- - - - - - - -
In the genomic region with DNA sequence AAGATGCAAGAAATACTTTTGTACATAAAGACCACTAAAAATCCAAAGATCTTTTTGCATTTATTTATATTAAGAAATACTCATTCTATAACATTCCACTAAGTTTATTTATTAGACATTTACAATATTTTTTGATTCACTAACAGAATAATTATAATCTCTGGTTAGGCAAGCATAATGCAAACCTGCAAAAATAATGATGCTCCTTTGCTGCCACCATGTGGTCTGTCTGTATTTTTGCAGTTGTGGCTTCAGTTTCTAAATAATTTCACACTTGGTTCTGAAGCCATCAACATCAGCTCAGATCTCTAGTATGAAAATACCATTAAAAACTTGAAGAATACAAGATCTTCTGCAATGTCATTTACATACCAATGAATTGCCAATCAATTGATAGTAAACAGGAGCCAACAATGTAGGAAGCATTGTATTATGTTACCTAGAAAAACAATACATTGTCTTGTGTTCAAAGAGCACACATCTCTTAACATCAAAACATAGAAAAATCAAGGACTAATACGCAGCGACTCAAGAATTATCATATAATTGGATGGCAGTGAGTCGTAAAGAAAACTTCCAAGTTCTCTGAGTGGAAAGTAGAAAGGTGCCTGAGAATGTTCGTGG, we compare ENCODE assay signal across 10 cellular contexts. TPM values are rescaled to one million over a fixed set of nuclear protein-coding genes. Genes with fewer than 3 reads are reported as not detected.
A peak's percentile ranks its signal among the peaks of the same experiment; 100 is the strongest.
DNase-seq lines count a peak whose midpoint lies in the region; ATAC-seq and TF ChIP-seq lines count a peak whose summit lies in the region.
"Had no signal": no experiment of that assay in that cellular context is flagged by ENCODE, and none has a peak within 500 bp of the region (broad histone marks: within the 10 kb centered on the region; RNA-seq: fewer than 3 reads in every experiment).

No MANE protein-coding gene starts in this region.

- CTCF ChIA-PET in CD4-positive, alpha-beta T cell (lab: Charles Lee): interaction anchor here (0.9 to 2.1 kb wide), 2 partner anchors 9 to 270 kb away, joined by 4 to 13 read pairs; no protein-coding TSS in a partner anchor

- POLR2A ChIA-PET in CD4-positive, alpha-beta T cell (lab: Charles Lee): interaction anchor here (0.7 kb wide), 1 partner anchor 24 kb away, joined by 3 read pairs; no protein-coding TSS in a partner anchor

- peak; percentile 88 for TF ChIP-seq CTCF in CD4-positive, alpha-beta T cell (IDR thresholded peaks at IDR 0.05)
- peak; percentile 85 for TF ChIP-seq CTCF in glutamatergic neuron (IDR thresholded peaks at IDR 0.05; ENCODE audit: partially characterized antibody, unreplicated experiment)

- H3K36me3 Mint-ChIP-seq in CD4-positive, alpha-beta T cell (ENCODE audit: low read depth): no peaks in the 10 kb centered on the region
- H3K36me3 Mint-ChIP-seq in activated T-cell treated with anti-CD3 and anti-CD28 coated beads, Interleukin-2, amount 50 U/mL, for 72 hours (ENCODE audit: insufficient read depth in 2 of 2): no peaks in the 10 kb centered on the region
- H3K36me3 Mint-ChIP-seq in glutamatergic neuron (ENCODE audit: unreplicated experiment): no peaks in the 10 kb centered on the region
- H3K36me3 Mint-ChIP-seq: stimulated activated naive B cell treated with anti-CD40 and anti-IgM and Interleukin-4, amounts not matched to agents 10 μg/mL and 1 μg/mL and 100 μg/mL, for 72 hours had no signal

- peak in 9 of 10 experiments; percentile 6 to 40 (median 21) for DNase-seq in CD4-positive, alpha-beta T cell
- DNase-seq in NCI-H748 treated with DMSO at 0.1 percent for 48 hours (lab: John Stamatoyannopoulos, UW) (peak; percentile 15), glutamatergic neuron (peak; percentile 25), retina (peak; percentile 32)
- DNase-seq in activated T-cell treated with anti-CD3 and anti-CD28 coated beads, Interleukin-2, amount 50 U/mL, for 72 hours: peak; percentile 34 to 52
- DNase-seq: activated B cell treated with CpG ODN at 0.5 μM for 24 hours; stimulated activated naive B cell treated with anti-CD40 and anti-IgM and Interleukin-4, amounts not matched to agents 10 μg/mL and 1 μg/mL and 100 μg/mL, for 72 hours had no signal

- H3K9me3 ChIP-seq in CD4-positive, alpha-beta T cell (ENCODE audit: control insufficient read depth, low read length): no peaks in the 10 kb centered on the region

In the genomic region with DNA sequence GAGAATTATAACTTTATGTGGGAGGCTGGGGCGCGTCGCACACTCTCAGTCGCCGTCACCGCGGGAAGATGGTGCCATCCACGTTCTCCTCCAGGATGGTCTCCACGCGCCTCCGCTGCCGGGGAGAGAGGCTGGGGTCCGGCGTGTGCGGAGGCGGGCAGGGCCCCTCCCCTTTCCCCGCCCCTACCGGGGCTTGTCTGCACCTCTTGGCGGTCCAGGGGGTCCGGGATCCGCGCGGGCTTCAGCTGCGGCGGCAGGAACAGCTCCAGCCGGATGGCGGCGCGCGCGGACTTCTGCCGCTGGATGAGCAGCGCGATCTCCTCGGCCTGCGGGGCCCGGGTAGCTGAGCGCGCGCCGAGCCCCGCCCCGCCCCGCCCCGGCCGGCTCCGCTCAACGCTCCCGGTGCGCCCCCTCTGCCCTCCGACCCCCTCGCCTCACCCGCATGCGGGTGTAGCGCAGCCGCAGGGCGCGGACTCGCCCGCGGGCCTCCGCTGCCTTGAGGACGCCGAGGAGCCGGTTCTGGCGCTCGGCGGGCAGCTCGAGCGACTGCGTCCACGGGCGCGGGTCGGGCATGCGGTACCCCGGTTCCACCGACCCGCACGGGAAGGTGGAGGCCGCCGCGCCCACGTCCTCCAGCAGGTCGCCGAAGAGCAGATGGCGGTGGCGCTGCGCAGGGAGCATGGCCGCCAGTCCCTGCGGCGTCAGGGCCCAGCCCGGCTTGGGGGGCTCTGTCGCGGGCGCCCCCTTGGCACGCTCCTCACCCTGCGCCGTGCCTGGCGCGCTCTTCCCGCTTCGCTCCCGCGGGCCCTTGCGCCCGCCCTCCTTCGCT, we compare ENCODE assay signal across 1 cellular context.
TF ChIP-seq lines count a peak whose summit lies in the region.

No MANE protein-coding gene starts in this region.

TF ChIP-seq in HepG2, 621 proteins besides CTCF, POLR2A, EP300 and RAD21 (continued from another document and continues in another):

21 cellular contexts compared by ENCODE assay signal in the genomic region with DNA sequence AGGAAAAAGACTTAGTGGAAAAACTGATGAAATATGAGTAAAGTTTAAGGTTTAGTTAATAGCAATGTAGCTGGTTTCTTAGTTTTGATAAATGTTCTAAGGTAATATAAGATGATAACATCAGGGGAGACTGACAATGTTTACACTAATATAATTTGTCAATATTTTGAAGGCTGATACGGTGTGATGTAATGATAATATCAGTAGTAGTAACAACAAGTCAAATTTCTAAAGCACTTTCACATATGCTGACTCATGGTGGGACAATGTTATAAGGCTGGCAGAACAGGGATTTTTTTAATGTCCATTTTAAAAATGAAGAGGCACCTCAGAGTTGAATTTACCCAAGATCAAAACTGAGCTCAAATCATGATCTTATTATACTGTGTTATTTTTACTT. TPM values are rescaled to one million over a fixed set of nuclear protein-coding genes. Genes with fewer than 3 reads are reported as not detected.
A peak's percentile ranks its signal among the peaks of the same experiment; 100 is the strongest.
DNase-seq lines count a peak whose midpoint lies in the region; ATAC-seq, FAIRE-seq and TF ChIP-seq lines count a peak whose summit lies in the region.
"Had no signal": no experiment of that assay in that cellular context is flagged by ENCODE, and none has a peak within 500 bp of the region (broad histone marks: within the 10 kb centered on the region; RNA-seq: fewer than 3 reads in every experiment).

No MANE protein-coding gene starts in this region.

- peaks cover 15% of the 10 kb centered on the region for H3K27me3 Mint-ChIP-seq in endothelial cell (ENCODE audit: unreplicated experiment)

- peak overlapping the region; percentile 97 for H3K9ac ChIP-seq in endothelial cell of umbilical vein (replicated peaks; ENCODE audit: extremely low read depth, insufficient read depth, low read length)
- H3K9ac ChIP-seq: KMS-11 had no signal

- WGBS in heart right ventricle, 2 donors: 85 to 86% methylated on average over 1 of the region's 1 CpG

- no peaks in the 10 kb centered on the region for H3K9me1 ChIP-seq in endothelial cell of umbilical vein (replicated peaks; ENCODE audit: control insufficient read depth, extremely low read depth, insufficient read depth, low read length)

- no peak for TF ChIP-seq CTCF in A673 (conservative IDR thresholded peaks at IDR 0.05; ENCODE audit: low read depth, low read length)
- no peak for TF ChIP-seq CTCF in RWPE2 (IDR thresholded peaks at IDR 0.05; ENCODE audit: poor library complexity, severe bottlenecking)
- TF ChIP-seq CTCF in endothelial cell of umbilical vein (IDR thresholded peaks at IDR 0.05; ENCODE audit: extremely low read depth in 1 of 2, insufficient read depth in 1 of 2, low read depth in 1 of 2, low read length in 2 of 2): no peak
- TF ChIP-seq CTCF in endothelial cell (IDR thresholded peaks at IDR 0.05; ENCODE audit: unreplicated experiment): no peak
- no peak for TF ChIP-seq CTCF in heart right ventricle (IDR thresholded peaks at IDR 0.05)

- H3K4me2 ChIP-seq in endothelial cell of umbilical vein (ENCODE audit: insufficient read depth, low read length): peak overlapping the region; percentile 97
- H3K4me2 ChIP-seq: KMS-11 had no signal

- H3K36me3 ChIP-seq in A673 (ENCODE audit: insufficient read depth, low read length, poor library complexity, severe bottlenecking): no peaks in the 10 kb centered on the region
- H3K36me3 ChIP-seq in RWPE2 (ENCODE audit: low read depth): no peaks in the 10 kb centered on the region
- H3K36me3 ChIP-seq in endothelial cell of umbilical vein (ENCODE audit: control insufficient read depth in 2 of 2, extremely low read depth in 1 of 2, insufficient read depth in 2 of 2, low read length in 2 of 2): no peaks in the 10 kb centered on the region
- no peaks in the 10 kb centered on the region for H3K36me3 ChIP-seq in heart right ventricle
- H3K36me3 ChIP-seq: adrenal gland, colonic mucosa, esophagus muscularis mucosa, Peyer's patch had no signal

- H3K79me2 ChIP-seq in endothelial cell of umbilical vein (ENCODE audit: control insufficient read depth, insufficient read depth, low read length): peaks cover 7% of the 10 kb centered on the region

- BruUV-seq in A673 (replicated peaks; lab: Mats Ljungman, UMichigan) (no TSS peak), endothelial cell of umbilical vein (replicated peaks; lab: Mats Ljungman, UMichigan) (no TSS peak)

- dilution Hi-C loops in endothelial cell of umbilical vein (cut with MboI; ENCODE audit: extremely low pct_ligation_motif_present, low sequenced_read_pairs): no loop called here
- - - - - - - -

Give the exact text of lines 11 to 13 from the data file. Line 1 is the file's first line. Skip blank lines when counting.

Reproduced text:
- H3K36me3 Mint-ChIP-seq in activated T-cell treated with anti-CD3 and anti-CD28 coated beads, Interleukin-2, amount 50 U/mL, for 72 hours (ENCODE audit: insufficient read depth in 2 of 2): no peaks in the 10 kb centered on the region
- H3K36me3 Mint-ChIP-seq in glutamatergic neuron (ENCODE audit: unreplicated experiment): no peaks in the 10 kb centered on the region
- H3K36me3 Mint-ChIP-seq: stimulated activated naive B cell treated with anti-CD40 and anti-IgM and Interleukin-4, amounts not matched to agents 10 μg/mL and 1 μg/mL and 100 μg/mL, for 72 hours had no signal